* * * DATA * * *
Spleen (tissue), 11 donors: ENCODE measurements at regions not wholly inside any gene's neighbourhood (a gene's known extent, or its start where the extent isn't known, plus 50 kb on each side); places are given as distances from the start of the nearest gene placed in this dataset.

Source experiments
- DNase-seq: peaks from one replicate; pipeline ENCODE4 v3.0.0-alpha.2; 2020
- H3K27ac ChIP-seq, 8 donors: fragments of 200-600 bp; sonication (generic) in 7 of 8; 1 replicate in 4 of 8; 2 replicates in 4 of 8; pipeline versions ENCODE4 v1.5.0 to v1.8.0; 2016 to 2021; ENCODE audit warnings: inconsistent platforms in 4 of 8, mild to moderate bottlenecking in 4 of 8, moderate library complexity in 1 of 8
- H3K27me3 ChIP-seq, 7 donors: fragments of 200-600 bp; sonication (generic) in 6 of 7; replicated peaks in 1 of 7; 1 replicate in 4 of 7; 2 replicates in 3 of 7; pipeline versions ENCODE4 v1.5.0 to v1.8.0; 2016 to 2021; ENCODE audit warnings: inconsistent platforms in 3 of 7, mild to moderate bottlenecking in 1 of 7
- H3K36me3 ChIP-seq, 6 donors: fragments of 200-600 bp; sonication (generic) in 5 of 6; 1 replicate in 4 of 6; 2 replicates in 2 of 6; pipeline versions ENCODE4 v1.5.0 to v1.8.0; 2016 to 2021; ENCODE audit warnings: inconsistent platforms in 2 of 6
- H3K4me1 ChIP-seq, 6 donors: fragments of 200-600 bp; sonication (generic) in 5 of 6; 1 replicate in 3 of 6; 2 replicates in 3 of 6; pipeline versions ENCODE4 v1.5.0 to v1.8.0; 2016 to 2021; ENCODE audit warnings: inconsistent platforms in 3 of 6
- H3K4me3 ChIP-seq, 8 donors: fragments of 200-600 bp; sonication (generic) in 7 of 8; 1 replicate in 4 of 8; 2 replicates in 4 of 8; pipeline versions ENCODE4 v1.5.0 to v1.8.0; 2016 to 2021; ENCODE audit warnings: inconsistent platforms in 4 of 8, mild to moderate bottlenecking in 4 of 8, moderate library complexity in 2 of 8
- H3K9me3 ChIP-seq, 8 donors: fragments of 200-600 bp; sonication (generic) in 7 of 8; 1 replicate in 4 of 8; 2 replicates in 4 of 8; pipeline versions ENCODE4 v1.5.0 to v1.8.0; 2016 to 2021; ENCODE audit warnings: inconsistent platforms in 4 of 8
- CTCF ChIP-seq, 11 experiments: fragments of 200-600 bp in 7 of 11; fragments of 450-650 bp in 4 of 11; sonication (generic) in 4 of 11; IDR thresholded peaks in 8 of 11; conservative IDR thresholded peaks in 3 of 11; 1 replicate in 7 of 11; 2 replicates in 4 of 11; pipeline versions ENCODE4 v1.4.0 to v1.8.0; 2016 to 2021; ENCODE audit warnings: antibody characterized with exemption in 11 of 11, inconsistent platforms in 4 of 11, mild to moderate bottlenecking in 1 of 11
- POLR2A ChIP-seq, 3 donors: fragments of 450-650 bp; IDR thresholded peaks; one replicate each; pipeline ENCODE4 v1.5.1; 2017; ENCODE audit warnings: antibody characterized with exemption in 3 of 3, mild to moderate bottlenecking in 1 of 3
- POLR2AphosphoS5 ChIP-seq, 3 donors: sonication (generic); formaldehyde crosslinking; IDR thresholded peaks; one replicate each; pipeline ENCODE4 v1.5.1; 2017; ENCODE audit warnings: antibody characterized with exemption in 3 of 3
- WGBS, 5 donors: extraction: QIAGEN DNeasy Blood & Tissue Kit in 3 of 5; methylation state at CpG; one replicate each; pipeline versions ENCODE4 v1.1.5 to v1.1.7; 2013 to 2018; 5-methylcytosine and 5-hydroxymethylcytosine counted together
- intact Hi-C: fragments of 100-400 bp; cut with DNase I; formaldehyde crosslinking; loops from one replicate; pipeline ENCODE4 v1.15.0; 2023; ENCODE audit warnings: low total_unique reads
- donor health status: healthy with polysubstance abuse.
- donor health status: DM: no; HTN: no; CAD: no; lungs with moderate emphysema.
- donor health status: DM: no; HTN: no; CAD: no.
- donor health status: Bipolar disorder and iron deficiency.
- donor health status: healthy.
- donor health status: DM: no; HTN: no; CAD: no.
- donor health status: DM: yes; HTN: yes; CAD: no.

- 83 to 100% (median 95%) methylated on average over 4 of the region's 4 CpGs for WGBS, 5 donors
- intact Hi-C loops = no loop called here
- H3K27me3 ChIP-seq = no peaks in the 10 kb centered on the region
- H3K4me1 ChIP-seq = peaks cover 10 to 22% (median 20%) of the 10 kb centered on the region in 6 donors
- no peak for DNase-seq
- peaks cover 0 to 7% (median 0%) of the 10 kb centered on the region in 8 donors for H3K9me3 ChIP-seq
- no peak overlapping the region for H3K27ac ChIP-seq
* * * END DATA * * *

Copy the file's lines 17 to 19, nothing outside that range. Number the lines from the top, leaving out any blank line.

- donor health status: DM: no; HTN: no; CAD: no.
- donor health status: Bipolar disorder and iron deficiency.
- donor health status: healthy.